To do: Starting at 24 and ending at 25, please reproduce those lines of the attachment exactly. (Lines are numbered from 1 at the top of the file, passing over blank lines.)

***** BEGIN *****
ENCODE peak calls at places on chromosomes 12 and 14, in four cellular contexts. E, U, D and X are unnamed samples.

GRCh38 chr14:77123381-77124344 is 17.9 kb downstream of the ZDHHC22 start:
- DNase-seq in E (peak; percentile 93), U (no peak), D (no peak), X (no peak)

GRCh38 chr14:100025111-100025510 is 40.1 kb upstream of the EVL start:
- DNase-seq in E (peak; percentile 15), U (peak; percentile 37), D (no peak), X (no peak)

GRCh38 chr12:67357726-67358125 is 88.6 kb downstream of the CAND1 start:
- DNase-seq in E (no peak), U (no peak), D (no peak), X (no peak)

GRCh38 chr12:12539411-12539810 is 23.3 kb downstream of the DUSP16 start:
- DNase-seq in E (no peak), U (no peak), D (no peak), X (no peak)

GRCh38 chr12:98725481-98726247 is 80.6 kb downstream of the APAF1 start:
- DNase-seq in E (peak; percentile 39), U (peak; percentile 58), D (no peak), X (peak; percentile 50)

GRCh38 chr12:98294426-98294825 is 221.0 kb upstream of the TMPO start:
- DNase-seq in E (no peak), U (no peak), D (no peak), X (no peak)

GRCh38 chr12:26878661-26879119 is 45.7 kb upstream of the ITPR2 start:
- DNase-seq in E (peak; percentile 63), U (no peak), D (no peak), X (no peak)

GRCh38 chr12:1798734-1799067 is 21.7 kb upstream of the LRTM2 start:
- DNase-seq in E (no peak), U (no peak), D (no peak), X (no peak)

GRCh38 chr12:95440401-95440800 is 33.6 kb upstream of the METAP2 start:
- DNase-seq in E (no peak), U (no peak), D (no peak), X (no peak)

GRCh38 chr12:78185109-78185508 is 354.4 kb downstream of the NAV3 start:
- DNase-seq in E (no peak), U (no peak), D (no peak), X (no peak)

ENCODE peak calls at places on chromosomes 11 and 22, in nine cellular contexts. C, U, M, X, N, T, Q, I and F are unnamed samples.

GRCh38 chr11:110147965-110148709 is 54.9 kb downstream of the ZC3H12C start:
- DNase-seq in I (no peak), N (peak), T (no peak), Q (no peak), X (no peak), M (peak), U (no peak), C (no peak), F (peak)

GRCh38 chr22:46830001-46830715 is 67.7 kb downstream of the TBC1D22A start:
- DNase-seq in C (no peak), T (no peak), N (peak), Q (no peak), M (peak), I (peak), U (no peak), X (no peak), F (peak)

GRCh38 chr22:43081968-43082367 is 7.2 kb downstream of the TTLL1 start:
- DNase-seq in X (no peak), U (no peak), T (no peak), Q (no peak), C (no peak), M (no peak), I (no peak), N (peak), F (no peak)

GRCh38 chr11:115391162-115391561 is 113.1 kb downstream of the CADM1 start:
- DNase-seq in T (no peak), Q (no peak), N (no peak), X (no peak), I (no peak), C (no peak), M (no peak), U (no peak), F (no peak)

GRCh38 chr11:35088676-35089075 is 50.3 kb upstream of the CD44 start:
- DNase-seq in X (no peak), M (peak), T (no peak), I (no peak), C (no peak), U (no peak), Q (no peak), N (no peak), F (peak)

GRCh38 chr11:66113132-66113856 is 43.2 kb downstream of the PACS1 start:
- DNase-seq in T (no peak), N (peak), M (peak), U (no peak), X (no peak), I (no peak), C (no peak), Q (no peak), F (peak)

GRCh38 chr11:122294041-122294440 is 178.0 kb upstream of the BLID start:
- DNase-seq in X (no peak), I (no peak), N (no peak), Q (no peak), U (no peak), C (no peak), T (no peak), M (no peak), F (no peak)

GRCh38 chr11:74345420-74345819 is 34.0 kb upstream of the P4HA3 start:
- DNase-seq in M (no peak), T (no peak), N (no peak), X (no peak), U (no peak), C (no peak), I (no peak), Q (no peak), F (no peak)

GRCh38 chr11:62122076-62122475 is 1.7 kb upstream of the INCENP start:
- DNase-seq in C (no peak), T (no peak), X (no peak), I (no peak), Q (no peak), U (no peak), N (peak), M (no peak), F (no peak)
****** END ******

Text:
- DNase-seq in I (no peak), N (peak), T (no peak), Q (no peak), X (no peak), M (peak), U (no peak), C (no peak), F (peak)

GRCh38 chr22:46830001-46830715 is 67.7 kb downstream of the TBC1D22A start: